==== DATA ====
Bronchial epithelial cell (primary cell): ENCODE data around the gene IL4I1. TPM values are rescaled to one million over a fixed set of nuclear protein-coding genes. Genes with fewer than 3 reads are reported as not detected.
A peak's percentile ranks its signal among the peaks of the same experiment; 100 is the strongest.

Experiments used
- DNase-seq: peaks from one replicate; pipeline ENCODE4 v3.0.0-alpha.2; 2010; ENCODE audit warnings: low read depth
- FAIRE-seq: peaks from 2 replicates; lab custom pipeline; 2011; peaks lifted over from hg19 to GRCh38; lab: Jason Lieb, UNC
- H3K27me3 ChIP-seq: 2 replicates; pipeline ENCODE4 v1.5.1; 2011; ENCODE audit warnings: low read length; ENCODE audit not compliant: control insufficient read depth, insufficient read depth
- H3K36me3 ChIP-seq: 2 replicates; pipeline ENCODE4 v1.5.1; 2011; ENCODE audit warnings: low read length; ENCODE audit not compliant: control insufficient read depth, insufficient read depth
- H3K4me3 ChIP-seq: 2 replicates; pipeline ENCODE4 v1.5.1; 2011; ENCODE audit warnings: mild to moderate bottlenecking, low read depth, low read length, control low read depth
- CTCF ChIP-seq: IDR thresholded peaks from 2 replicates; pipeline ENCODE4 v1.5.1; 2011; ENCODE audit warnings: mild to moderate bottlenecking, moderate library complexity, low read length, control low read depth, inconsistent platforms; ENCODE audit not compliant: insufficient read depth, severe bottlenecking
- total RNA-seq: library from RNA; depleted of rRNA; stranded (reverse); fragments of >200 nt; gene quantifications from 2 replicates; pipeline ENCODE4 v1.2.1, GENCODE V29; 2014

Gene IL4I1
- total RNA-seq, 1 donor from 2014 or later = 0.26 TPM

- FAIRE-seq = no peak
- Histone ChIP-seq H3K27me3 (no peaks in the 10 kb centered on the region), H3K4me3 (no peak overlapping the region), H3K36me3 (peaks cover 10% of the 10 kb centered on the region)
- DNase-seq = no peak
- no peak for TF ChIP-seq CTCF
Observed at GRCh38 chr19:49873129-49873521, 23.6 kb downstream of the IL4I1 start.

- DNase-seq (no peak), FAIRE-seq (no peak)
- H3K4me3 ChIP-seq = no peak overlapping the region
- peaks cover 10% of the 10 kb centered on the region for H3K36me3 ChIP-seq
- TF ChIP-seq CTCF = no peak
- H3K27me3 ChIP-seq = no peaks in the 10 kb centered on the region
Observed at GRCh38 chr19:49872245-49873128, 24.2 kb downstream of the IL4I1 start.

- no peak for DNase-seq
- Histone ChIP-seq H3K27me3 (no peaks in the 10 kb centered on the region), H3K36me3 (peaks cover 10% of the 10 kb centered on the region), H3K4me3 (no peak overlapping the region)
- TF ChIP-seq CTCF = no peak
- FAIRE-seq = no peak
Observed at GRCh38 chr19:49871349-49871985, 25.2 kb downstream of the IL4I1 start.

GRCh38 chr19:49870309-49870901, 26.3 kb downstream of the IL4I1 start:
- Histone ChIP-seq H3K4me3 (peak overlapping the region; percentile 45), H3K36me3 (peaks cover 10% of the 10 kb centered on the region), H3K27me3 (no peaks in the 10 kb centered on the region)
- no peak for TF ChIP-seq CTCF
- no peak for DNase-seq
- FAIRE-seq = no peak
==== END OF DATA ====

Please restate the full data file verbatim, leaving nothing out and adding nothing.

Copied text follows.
Bronchial epithelial cell (primary cell): ENCODE data around the gene IL4I1. TPM values are rescaled to one million over a fixed set of nuclear protein-coding genes. Genes with fewer than 3 reads are reported as not detected.
A peak's percentile ranks its signal among the peaks of the same experiment; 100 is the strongest.

Experiments used
- DNase-seq: peaks from one replicate; pipeline ENCODE4 v3.0.0-alpha.2; 2010; ENCODE audit warnings: low read depth
- FAIRE-seq: peaks from 2 replicates; lab custom pipeline; 2011; peaks lifted over from hg19 to GRCh38; lab: Jason Lieb, UNC
- H3K27me3 ChIP-seq: 2 replicates; pipeline ENCODE4 v1.5.1; 2011; ENCODE audit warnings: low read length; ENCODE audit not compliant: control insufficient read depth, insufficient read depth
- H3K36me3 ChIP-seq: 2 replicates; pipeline ENCODE4 v1.5.1; 2011; ENCODE audit warnings: low read length; ENCODE audit not compliant: control insufficient read depth, insufficient read depth
- H3K4me3 ChIP-seq: 2 replicates; pipeline ENCODE4 v1.5.1; 2011; ENCODE audit warnings: mild to moderate bottlenecking, low read depth, low read length, control low read depth
- CTCF ChIP-seq: IDR thresholded peaks from 2 replicates; pipeline ENCODE4 v1.5.1; 2011; ENCODE audit warnings: mild to moderate bottlenecking, moderate library complexity, low read length, control low read depth, inconsistent platforms; ENCODE audit not compliant: insufficient read depth, severe bottlenecking
- total RNA-seq: library from RNA; depleted of rRNA; stranded (reverse); fragments of >200 nt; gene quantifications from 2 replicates; pipeline ENCODE4 v1.2.1, GENCODE V29; 2014

Gene IL4I1
- total RNA-seq, 1 donor from 2014 or later = 0.26 TPM

- FAIRE-seq = no peak
- Histone ChIP-seq H3K27me3 (no peaks in the 10 kb centered on the region), H3K4me3 (no peak overlapping the region), H3K36me3 (peaks cover 10% of the 10 kb centered on the region)
- DNase-seq = no peak
- no peak for TF ChIP-seq CTCF
Observed at GRCh38 chr19:49873129-49873521, 23.6 kb downstream of the IL4I1 start.

- DNase-seq (no peak), FAIRE-seq (no peak)
- H3K4me3 ChIP-seq = no peak overlapping the region
- peaks cover 10% of the 10 kb centered on the region for H3K36me3 ChIP-seq
- TF ChIP-seq CTCF = no peak
- H3K27me3 ChIP-seq = no peaks in the 10 kb centered on the region
Observed at GRCh38 chr19:49872245-49873128, 24.2 kb downstream of the IL4I1 start.

- no peak for DNase-seq
- Histone ChIP-seq H3K27me3 (no peaks in the 10 kb centered on the region), H3K36me3 (peaks cover 10% of the 10 kb centered on the region), H3K4me3 (no peak overlapping the region)
- TF ChIP-seq CTCF = no peak
- FAIRE-seq = no peak
Observed at GRCh38 chr19:49871349-49871985, 25.2 kb downstream of the IL4I1 start.

GRCh38 chr19:49870309-49870901, 26.3 kb downstream of the IL4I1 start:
- Histone ChIP-seq H3K4me3 (peak overlapping the region; percentile 45), H3K36me3 (peaks cover 10% of the 10 kb centered on the region), H3K27me3 (no peaks in the 10 kb centered on the region)
- no peak for TF ChIP-seq CTCF
- no peak for DNase-seq
- FAIRE-seq = no peak